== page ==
The Fresh Loaf

News & Information for Amateur Bakers and Artisan Bread Enthusiasts

June 10 bread

KipperCat's picture
KipperCat

June 10 bread

No Knead Half WW

This is the bread I baked yesterday, using half and half whole wheat and white flour. It barely rose, though got a little oven spring. But it isn't a brick! The flavor is very good and the crumb is nice and soft. I think I overproofed by about 2 hours, but may have the other elements right.

Here's the dough just before going in the oven. The gluten strands on the dough surface didn't hold when I rounded the dough. You can see how torn up it looks. I stopped shaping because I was making it worse with each little stretch. Would the overproofing account for that? Quite a contrast to my last dough pic, isn't it! It's not well-risen, but it passed the finger-stick test, so in the oven it went. I didn't think it would take a free-form bake, so used my 4 quart saucepan for baking it.

Once the dough is losing it like this, is there any way to return it to a nice plump state that holds together? It actually has risen some in the colander since I shaped and placed the dough there, but the dough seemed rather torn up, and further rounding was just making it worse.

I should clarify that the overproofing seemed to be in the 18 hour stage.  The dough seemed a bit liquid in the center when I dumped it out on the board. 

Here are the exact ingredients used, with the standard NYT Jim Leahy method

215 grams KA white whole wheat flour

215 grams all purpose flour - GoldMedal

1.5 tsp. salt

.25 tsp. yeast

1.5 Tbsp. gluten

1/8 tsp. Vitamin C crystals

1 3/4 cup water

Comments

AnnieT's picture
AnnieT

KipperCat - I just posted a comment about using parchment paper to line my banneton and lifting paper and dough and gently lowering it into the hot pot. It greatly improved my oven spring - worth a try. Sorry, I have only just figured out how to add comments in the proper place - I must have been driving people crazy. My other thought is - are you using instant yeast? And I see you used 1 3/4 c water where I use 1 1/2c. Have you ever checked out Eric Rusch's video on Breadtopia? Really helped me to see what I was supposed to be doing. Good luck, A

KipperCat's picture
KipperCat

Thanks Annie. I increased the water because of the whole wheat flour. Do you use 1-1/2 cups water with whole wheat flour? I started another whole wheat loaf tonight. I'll watch the timing on it a bit better. I hope to eventually get a 100% whole wheat loaf with this method that we like.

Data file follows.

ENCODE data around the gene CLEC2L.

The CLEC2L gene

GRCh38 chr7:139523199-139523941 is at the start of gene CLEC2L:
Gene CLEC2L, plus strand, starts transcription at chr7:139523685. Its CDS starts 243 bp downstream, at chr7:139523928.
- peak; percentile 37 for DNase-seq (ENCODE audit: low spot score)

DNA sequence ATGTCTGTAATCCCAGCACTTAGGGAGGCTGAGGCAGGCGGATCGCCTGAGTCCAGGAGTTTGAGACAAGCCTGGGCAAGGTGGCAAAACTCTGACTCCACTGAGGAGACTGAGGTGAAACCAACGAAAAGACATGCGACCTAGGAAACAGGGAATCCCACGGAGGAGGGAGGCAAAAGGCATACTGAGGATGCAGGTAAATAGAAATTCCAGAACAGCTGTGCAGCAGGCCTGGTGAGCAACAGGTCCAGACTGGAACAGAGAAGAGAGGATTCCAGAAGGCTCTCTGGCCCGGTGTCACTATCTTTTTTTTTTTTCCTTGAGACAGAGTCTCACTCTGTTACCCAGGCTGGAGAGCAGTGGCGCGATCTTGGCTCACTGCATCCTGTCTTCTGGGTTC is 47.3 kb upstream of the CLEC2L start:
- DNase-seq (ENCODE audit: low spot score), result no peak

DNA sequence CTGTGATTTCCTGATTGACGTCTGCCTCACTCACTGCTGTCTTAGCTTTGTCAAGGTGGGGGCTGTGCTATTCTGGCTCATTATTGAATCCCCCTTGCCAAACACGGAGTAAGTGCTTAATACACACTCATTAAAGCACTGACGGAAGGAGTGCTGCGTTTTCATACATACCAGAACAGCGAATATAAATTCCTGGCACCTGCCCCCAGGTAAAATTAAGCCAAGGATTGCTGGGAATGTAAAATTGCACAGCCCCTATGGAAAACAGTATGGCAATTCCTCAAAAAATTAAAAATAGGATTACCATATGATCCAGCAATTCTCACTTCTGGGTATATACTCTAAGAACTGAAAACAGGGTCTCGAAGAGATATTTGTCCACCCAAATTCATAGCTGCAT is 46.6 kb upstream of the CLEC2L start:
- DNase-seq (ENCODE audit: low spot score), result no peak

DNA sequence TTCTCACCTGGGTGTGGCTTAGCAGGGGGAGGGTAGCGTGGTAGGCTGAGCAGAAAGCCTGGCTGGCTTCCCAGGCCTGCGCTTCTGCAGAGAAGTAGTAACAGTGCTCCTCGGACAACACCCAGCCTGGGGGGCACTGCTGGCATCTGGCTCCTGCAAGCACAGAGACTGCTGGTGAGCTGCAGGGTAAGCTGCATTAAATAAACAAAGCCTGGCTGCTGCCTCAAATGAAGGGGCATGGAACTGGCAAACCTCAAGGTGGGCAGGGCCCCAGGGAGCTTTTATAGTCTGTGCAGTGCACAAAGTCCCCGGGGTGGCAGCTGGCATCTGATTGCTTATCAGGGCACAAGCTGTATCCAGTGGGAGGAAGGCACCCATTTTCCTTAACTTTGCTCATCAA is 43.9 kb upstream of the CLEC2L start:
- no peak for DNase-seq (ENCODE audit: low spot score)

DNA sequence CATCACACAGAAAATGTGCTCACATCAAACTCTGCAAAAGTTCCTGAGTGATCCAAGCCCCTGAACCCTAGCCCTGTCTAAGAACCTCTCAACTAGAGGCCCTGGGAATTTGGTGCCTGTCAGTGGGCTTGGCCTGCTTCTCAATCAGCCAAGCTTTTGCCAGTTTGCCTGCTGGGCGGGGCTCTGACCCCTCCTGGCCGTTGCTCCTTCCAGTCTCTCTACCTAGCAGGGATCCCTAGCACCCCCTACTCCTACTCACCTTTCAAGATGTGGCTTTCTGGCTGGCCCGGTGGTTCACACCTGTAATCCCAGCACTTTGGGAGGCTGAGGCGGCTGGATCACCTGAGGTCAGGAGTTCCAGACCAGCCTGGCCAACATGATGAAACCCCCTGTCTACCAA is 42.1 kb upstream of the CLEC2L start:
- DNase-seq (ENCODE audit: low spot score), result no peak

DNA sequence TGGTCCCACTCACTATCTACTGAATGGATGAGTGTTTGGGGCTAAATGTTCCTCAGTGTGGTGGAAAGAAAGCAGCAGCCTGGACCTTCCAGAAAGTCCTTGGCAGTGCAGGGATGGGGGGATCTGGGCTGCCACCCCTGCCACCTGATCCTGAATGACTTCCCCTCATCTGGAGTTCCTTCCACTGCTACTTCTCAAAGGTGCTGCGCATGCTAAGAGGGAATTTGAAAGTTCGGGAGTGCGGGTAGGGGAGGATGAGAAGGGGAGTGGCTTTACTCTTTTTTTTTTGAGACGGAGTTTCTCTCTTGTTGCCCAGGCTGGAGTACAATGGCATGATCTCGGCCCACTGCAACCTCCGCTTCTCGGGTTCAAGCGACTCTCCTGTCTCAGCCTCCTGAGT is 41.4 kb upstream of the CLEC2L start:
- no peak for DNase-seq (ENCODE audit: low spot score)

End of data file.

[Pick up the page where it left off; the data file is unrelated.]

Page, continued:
I like that video. It's nice to see the technique.

AnnieT's picture
AnnieT

Hi KipperCat,

 

I haven't tried a ww version of the NK bread but Eric (Breadtopia) shows a recipe using spelt which I want to try. He also has a new video of one with steel cut oats. So many breads, so little time! I think you have to keep trying, or at least I hope that one day my bread will be as perfect as some of the real bakers on this site, A

AnnieT's picture
AnnieT

KipperCat,

Well, I couldn't stand it and had to try the spelt version, which of course must be very much like your whole wheat one. I hadn't planned on baking so my spelt flour was in the freezer and my starter was in the frig. I had fed it this afternoon and knew it was raring to go, so I warmed the water very slightly and hope it will work. I used about 1 cup of bread flour and the rest spelt and weighed a total of 16oz. of flour plus 1/3cup of starter. The recipe called for up to 1 2/3 cups water but I used the 1 1/2 cups. Do hope I'm not creating another doorstop! I'll let you know how it goes, A

KipperCat's picture
KipperCat

Annie, Good luck with your spelt.  That's one flavor I look forward to trying sometime down the road.  My latest whole wheat turned out much nicer, though still not as great as the white flour version. I need to recharge my camera battery so I can get a new photo up.

AnnieT's picture
AnnieT

Kippercat, the bread turned out really well! I gave it only 13 hours because it looked ready, and although it was very wet it was easy to fold. Let it rise in the banneton lined with parchment and then lifted it onto the hot stone. I planned on using my ss dutch oven base as a lid, but the dough was so well risen it was tricky getting the pan in place and I managed to burn my thumb in the process. Then the dough hit the top of the "lid" and I think it would have risen more if I had used the pot the usual way. Live and learn. The crumb was full of small holes and the crust crackled nicely, and the flavor is excellent. I pulled the parchment paper out when I removed the cover. Made some tomato, paprika and coconut milk soup for supper so that I had an excuse to eat some, A

KipperCat's picture
KipperCat

Annie, glad it turned out so well.